It’s too embarrassing to tell you how many writing books I have on my shelves, how my writing sites I have bookmarked, but I think I’m finally coming to see that it’s a phased thing — read a bunch of craft books > get frustrated > turn focus back to simply writing > slowly what I’ve read infuses itself into my work.

    HAD? yikes, I’m not going to do a find/count on that word. I had (Ack) enough trouble with “just”.


    1. I have a lot of those books too, Cathryn. And I was lying when I said I don’t read and “how-to” advice any longer. Of course, I do … the next one I read might have the tip that makes my writing ASTOUNDING! 🙂

      I worked on unnecessary uses of THAT. After reading your comment, I pasted my whole novel into Wordle and guess what word showed up entirely too large … JUST. Arrrgh! And I was completely unaware I overused that word.


    2. I’m with Cathryn on this one. My goal is to read it all, digest it, and see what reemerges and how it shapes my work. I think of it as art. If I don’t learn the basic techniques my natural talent will not blossom.

      Dayner made a good point in that genre does dictate approach. I’m starting with a formula style of writing, because I need the discipline and basic understanding. Personally, I’m in awe of literary writers, like you. I’ll never reach that level of exploration and depth in my work.


      1. I still read it all, Trista, even though it makes me crazy. I’m still learning. And I think it’s great that you’ve found the approach to help your writing improve. I’m not sure if genre dictates approach in all cases. I think you have to take into account your writing “personality” too.

        By the way, I consider myself only a semi-literary writer. 😉


  5. *Teeheehee* …shh, don’t tell anyone, but I don’t outline; I don’t think what my “hook” is; I don’t do card thingee magiggles; I don’t read my novel aloud; I don’t look at my “acts;” I don’t structure a dang thang – I just write and hope for the best. I will say that there are some things I’ve learned through reading and practice and instinct that I suppose I do “instinctively” or whatever as I write, but, again – I write and hope for the best. Now – shhhh! that’s our secret!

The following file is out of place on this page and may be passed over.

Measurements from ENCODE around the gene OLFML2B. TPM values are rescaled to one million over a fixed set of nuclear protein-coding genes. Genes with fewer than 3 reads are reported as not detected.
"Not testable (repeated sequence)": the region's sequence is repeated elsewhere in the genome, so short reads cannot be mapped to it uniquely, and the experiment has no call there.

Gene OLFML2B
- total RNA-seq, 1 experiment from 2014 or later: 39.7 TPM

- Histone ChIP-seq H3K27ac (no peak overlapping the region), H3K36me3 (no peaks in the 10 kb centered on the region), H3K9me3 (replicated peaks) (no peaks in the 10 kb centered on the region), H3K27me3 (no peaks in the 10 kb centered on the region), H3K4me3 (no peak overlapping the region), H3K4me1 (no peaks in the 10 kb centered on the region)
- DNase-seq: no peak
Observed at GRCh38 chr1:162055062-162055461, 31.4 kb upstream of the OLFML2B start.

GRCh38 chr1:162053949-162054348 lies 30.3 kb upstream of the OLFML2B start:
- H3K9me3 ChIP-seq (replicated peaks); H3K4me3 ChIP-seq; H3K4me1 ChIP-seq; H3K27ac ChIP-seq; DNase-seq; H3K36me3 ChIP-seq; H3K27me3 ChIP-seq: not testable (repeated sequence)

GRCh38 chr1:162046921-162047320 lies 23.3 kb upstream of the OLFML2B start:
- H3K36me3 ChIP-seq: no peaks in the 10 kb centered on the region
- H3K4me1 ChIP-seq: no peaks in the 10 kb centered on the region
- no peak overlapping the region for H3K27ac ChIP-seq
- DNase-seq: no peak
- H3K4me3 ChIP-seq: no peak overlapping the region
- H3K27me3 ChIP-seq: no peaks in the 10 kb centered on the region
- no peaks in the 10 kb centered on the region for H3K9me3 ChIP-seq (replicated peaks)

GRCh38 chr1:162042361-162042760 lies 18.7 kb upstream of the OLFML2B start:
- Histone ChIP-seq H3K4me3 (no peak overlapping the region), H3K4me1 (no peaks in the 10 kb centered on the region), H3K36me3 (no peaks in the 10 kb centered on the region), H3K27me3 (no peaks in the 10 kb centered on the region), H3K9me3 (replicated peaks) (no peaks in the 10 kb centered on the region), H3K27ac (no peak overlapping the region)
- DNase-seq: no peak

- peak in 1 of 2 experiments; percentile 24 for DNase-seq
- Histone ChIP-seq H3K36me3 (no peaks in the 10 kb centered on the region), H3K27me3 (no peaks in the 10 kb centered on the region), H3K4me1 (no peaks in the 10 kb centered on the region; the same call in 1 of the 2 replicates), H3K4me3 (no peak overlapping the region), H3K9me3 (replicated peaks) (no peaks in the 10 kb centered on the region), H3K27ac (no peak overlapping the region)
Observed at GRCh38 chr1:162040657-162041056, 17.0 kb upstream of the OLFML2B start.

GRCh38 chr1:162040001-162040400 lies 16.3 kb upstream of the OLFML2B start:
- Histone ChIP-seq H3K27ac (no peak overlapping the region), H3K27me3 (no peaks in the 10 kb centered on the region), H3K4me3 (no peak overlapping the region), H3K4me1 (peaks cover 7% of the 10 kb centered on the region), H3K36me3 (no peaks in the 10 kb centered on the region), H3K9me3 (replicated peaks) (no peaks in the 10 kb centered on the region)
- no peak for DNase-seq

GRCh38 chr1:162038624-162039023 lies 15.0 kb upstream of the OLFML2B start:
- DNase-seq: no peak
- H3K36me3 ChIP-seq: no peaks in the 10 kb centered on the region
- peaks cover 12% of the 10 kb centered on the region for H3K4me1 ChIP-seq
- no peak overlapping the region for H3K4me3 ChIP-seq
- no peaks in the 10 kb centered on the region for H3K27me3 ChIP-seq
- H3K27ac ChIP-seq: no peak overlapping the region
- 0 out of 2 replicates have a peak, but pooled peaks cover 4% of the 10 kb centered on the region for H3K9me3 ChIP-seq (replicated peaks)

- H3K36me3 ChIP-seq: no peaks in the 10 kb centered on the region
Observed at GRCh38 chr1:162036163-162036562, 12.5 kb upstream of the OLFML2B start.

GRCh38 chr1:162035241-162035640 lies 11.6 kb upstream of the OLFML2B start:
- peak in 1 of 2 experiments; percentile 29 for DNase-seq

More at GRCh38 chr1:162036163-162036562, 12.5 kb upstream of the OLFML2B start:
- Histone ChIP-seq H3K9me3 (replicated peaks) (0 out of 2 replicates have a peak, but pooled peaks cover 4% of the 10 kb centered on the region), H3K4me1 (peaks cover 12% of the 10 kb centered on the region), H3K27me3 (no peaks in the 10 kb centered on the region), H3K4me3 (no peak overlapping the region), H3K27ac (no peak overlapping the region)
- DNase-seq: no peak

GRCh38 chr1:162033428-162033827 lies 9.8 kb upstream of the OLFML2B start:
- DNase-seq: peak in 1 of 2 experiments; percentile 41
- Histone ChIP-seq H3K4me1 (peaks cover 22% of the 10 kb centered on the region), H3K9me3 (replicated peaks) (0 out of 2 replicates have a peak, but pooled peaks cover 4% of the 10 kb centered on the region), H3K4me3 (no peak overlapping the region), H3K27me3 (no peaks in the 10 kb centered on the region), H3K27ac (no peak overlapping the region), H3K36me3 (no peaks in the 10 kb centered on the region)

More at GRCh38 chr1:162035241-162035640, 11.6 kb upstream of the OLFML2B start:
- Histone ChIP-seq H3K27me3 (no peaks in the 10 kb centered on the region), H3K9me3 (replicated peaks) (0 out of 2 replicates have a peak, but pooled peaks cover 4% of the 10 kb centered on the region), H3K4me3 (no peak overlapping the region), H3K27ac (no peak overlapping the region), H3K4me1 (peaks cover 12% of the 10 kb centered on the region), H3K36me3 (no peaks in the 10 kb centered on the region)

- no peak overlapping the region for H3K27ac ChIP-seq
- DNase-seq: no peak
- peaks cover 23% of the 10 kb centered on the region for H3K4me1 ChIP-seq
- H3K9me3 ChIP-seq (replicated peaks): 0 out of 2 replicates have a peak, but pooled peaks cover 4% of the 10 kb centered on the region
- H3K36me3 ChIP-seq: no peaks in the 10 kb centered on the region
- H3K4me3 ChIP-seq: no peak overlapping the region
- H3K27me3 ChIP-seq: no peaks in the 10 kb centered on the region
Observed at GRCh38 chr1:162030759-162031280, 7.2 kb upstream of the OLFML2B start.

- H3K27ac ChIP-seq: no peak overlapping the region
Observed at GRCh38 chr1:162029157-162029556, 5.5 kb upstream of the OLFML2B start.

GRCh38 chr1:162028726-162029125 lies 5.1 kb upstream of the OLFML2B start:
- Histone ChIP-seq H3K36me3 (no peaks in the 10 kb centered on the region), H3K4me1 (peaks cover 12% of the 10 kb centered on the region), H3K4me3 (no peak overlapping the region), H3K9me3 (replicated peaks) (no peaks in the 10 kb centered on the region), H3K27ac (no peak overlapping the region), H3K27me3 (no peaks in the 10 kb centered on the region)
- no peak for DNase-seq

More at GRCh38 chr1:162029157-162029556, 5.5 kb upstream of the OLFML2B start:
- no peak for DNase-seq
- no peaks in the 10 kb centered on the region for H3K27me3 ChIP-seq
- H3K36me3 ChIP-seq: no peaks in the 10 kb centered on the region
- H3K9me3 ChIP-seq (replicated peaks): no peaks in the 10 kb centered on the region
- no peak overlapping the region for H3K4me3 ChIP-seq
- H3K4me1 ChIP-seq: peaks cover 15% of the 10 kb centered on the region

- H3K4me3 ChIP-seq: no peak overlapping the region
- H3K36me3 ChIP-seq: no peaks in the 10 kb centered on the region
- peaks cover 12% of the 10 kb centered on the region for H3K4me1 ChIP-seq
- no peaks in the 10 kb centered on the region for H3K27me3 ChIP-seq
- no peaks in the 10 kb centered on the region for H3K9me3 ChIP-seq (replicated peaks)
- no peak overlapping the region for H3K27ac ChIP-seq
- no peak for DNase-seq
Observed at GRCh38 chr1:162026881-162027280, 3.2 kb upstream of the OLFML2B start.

1. Oh, Kat, thank you for revealing this. 🙂 I’m good at spelling and grammar, and I’m sure I’ve ingrained plenty of the RULES, so I write just write the danged thing too. For the most part, it turns out pretty good. It helps that I have good critique partners to spot the things I’m not instinctive about.

      I did read my novel aloud though and caught some things I’d glossed over reading silently.


  6. Awarding you my own personal Doobcat, Linda, for single handedly crapping on the 17 ways of avoiding the 32 mistakes 10 writers make every 12 days when writing 5 paragraphs for the 9 readers who couldn’t give 2 tosses because they’re reading on the plane with reduced oxygen. Yay!


  7. Linda, I agree with everything you said. The more “how-to” articles on writing that I try to cover, the more confusing everything gets. I sometimes think if I have to remember one more thing to look for when revising(or worse, before I even write it), everything is just going to start leaking out my ears.

    Still, sometimes I post on these things more so to clarify the process in my mind than for any other reason.


    1. And I still read those things to clarify the process in my mind, Lisa. 🙂

      When I started my first full novel edit, I felt overwhelmed, like you said, with the list of things to check. Some people read through over and over, checking for one thing at a time. I’m not one of them, but maybe that’s because I edit as I write. Anyway, I just read the thing and marked everything I needed to change in one swoop. When I finished those edits, I went through again to catch what I hadn’t seen before.

      The point is, I think we need to read the how-to advice and then just discover what works best for us. As long as you get to the same place, what does it matter how you got there?


  8. Great post, and no, we’re not all taking turns pointing a gigantic telescope at your computer screen as you write. That would be most unfair. Say…was that cheerios you had for breakfast?


  9. New here, but you hit the right chord. So I plan to visit again 😉

    (Heck I will just subscribe first.) (Done!)

    Now then. I shudder just like you at the well-meaning advice. The what-ifs crawl up all over my piece and bam. That block . . . that somber feeling. Argh, not again!

    But yet, I throughly enjoy the how-to’s. It is like am sucking up the goodness of all the expert-stuff! 😉



    1. Welcome, Brown Eyed. I’ve seen your comments on another blog, so I expect that’s how you ended up here.

      It is a love/hate relationship with those rules, isn’t it? I’ve come to realize I’m a person who wants to know the rules, but I don’t necessarily want to follow them. 🙂

      Thank you for subscribing.